Sackville Treasurer Michael Beal is recommending three main priorities for next year’s municipal budget:
(1) Maintaining the same level of town services for residents.
(2) Continuing to pay down municipal debt while pushing ahead with projects such as Phase III of the Lorne Street flood control project and buying a new fire truck.1
(3) Pursuing environmental initiatives such as supporting the climate change co-ordinator and acquiring more electric and hybrid vehicles.2
“I hate to say, but I’m still kind of a little blind,” Beal told council last night referring to the uncertainties brought on by Sackville’s forced amalgamation with the village of Dorchester and three surrounding local service districts (LSDs).
“We’re told [by the province] that it’s going to be essentially five different (tax) rates,” Beal explained.
“We’re also told that the local service districts, being Sackville and Dorchester LSD rates, will not go up significantly in 2023. So, if they’re not going up significantly, there’s no additional revenue, but [if] there is additional expenses, I’m kind of still going back and forth trying to fathom it,” Beal said.
Councillor Bill Evans said residents in the LSDs should pay more tax for the services they’re getting.
“We’re not allowed to raise taxes, so I don’t see us getting anything,” Evans added.
“We will have to provide services that we’re already providing for them — recreation comes to mind — but there’s no extra revenue there because they’re not being taxed,” he said, suggesting that this is a problem the new municipality will face in coming years.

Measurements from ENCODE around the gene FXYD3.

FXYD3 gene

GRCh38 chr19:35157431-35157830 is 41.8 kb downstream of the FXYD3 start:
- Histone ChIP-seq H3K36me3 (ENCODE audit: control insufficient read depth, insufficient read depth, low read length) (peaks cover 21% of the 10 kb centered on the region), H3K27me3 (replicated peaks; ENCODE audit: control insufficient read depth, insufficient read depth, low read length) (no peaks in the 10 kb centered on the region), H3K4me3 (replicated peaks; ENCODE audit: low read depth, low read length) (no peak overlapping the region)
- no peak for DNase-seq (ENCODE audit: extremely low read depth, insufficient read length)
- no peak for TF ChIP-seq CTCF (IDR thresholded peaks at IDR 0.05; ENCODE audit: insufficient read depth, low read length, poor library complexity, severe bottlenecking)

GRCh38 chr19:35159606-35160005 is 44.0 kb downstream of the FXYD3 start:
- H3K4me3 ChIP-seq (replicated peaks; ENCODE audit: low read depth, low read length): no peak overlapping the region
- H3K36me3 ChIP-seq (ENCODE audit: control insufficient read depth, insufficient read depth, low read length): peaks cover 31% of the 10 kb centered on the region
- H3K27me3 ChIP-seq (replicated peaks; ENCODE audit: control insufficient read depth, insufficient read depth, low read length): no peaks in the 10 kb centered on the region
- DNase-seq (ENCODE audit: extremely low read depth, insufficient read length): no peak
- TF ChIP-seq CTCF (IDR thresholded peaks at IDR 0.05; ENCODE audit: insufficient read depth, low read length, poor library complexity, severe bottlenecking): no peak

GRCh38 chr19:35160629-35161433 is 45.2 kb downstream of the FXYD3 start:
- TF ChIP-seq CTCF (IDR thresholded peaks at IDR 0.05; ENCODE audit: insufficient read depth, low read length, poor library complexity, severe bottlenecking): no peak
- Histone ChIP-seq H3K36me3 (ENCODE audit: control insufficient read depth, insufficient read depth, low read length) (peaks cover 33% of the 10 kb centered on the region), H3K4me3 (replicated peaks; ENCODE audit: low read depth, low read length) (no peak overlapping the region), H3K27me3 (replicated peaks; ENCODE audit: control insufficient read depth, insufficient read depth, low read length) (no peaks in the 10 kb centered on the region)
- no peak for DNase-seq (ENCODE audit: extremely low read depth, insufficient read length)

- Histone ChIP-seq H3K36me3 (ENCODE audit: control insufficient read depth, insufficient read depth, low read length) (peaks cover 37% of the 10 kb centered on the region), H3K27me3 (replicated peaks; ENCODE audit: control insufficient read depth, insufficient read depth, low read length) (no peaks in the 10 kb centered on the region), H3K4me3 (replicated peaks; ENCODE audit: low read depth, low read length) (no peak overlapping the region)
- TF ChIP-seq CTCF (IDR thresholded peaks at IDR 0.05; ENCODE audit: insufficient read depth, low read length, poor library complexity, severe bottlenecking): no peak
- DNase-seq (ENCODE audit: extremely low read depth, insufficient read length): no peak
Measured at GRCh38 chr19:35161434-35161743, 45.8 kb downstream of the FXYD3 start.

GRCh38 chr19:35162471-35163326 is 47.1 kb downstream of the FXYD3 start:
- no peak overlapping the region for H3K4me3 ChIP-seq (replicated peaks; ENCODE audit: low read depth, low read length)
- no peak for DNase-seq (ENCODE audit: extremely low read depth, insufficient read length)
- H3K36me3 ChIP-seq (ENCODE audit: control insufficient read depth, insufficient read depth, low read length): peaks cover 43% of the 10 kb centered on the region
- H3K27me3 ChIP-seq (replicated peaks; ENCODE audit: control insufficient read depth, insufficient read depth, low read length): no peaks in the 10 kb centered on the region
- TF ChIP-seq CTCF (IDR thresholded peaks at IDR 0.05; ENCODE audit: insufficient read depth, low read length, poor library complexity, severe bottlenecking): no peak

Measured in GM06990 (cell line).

Councillor Sabine Dietz repeated her warning that after amalgamation, Sackville residents will be required to pay for increased services from the Southeast Regional Service Commission and that could reduce the amount of money available for local priorities.
The province has given Sackville until June 10th to submit its budget priorities for next year to Chad Peters, the Moncton marketing man hired to facilitate the amalgamation of the five local entities, including Sackville, into the new Town of Tantramar.
It appears provincial bureaucrats, assisted by Peters, will draft next year’s budget before it’s approved by the new Tantramar council to be elected in November.
“The new council’s going to approve the budget, so we’re not entirely sure what the role of this council will even be with the 2023 budget,” said CAO Jamie Burke.
“Even that part is up in the air,” he added. “Talk about a weird process.”
Sackville councillors are expected to vote on a formal motion at their meeting next Tuesday setting out their budget priorities for the provincial facilitator.
Deputy Mayor Andrew Black said the motion could also include the town’s need for a personnel or human-resources (HR) manager.
“I think that would be nice to have in the budget,” he said. “It would certainly help with a lot of employee relations issues within the town of Sackville.”
Black also mentioned what he sees as the need to devote more resources to drafting strategies for affordable housing, diversity and inclusion as well as an invasive species policy.
“I think we need to make the climate change coordinator position part of our operating budget,” Councillor Evans said.
“I think the need is there, the usefulness is there [and] that should be something we should try to do,” he added.